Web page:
But unsolicited advice is tough sometimes. Big used to say "unsolicited advice is criticism," which I always found to be wise. If a friend hasn't asked for advice, chances are, she either doesn't know there's an issue, or she already has a solution. Either way, pointing it out might feel like criticism.
Singles get advice all the time - most often from people in relationships. Sometimes it's helpful; other
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Still, now and then I get a little sad. I might feel rejected, or doubtful, or lonely, or even angry. The thing is, I know that's temporary, and I know ways to overcome. I think I'm still entitled to my feelings.
So sometimes, advice frustrates me. I feel like - wait, I'm pretty good at this whole single thing. Being single shouldn't automatically make me wrong. So why do you assume I need advice?
There are a few things I'm very tired of hearing. Inspired from this Buzzfeed list, my favorites are...
Trust God's Plan
I actually find this to be a helpful reminder. That's because I believe in God's plan for my life, and trust that if I listen to Him, things will turn out the way they're meant to.
The reason I'm not a fan of this advice is because if a single person doesn't believe in God, the advice could be a little discouraging. Who wants to think their happiness depends on a deity they either don't believe in, or don't have a relationship with?
If everyone felt this way, Christian Mingle would be the only dating site, and Stir Events would be at church. If you know this reminder will be helpful to a single friend, by all means, share. If you're not sure, keep your mouth shut and offer ice cream instead.
Maybe it's time to work on yourself
Unless you're new around here, you know I'm in favor in taking a break from dating. If you're single and dating long enough, it can start to feel like a job. Like any other work, you can get burned out. A break is good. However....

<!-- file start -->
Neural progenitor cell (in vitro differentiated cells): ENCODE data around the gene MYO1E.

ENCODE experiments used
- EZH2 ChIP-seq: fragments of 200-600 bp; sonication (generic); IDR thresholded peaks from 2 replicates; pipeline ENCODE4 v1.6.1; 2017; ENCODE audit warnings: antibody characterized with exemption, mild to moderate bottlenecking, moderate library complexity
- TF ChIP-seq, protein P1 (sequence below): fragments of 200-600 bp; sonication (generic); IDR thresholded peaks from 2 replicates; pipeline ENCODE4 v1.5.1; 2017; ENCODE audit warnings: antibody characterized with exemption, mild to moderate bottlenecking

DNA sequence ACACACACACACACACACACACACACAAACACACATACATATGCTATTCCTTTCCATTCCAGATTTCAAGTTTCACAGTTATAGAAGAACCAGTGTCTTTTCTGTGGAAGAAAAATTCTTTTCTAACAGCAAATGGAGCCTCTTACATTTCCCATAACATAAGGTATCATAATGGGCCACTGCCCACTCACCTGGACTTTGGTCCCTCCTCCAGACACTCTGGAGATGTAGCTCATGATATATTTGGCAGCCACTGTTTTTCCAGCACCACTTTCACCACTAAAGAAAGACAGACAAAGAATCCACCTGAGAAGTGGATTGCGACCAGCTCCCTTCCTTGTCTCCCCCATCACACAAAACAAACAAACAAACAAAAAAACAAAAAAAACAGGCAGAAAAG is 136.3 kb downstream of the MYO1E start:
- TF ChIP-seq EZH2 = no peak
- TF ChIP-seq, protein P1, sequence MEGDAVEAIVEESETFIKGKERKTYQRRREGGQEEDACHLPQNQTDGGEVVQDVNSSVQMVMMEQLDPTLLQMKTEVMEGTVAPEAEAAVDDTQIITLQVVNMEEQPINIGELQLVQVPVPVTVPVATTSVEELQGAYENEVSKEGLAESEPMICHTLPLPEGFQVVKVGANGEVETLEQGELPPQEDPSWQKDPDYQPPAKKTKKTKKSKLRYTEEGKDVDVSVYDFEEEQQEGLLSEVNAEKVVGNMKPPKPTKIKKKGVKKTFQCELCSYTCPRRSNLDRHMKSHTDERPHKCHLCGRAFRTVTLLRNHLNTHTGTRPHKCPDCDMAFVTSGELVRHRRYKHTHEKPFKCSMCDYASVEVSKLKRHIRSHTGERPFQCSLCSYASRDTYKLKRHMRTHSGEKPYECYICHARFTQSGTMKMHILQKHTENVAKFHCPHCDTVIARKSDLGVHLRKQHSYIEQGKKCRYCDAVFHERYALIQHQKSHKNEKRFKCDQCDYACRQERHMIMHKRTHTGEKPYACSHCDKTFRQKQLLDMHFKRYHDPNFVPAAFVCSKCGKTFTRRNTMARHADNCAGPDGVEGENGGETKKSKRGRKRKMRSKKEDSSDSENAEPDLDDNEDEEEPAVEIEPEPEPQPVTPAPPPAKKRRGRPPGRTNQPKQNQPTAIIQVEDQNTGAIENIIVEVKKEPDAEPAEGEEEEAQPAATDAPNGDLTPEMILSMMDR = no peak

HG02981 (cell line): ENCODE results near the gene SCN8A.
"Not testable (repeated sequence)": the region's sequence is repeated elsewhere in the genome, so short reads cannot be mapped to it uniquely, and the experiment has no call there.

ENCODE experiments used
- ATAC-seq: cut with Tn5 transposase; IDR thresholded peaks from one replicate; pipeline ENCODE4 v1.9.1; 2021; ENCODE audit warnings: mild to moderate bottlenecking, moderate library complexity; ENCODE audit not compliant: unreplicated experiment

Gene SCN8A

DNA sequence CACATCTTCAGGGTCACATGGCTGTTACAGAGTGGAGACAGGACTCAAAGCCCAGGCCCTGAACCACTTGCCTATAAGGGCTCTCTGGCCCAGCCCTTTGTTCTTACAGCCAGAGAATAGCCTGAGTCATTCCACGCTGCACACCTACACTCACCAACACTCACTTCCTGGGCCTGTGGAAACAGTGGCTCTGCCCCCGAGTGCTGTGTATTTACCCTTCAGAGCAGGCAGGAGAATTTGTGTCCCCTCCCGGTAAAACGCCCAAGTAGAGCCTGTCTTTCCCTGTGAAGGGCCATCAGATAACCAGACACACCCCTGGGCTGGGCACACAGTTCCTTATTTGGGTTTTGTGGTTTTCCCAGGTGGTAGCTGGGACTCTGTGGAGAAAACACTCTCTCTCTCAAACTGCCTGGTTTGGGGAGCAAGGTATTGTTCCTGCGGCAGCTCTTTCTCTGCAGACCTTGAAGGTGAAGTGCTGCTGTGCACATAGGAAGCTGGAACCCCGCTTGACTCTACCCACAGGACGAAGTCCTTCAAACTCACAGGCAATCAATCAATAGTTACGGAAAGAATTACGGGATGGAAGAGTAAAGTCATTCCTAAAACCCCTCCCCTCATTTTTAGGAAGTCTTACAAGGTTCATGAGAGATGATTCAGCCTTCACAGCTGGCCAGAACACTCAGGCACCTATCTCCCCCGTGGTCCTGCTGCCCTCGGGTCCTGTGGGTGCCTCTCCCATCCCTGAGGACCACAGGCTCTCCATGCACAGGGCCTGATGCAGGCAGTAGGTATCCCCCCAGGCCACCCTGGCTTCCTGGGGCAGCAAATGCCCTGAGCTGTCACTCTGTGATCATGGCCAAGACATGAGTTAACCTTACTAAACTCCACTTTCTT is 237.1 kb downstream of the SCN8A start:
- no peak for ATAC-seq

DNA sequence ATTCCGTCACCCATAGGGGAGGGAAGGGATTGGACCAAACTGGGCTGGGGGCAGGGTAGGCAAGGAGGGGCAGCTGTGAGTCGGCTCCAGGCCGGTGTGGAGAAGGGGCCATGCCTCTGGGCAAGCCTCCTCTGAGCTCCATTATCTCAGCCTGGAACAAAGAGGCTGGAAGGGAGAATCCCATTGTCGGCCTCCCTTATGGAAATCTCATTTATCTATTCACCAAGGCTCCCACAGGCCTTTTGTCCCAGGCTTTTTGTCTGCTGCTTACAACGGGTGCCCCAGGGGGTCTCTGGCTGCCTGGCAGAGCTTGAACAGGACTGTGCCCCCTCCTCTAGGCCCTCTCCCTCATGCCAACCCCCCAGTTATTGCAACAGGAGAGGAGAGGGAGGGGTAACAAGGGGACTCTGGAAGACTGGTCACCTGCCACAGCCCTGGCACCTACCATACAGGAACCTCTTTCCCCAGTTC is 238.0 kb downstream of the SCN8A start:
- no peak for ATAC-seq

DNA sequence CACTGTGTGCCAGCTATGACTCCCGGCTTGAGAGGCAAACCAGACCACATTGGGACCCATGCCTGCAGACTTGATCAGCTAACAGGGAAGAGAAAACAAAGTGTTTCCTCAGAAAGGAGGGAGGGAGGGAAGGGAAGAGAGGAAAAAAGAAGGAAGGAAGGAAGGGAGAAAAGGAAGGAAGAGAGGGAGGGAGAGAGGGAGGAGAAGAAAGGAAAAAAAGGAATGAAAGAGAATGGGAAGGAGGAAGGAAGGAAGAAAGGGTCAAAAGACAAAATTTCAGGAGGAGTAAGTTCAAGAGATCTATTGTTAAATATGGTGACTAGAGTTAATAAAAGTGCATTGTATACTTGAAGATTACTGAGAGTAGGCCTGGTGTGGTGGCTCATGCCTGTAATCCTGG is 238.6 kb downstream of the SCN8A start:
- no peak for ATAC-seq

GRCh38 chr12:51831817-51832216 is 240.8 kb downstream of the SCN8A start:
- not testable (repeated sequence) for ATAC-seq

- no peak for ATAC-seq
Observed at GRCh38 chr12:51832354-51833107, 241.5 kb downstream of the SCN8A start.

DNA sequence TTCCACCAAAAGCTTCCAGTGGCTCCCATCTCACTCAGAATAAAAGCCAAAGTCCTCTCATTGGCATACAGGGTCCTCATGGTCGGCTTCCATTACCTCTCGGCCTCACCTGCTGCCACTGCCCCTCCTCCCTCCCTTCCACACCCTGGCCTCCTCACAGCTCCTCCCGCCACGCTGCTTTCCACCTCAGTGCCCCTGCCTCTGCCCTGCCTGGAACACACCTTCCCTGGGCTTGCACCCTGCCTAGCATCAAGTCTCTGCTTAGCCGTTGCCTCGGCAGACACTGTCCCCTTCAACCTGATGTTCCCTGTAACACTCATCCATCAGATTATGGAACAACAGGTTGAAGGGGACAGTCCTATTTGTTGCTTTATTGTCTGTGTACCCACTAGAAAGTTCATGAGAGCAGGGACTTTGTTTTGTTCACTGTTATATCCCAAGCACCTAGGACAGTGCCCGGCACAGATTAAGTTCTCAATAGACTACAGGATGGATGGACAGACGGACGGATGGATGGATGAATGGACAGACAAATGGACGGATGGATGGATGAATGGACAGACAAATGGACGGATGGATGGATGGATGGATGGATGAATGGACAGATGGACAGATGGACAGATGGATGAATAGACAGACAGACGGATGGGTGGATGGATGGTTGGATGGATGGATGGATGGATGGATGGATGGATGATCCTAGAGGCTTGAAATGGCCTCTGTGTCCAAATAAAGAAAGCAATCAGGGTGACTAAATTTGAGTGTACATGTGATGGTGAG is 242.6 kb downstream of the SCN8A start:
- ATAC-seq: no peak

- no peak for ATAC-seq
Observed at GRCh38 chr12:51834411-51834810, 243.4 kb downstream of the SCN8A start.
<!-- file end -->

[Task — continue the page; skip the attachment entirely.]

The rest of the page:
Growth and self-improvement should be a life-long pursuit. Something that should continue even in a committed relationship. Married people don't file for separation every time they start a new hobby...so why should a single person have to be alone to learn or grow?
If you want to give this advice, tread carefully. It could come across as a suggestion that there is something specific wrong with your friend - that is keeping her from finding love - that she needs to improve. She might start to think that every bad date, every guy who treated her poorly was her fault - even if she knows she can't be more than 50% responsible for any issue.
Plenty of people find happiness without love
If there was ever a hot mess of relationship advice, here it is.
First - it sounds like giving up. Like you're suggesting that your single friend raise the white flag, adopt 100 cats, and become a hermit.
Second - it's a little unfair. Sure, people can choose to be single, and be very happy. But I guarantee your single friend is thinking, "Why don't I get to choose? What's wrong with me that I don't deserve a happily ever after?" You've just reminded your friend of every, single thing she dislikes about herself.
Of course we know that wasn't your intention. You're trying to be encouraging, and remind her there are other ways to find happiness. That's fine - but you might want to frame it as temporary, unless you want to find your friend on an episode of Hoarders.
Here's the thing.... Whether your friend is newly single (as in just through a breakup) or has been single a while but feeling down, she's in a sensitive place. Your advice, while very good and well-intended, might come across as critical. Be prepared that your friend, in her very vulnerable state, might see it that way.
The good news is, your friend probably knows this stuff already. She'll snap out of it, and come around on her own.
The truth is, if she hasn't learned the lesson yet, she probably won't take your advice, anyway. Some lessons we just have to learn for ourselves.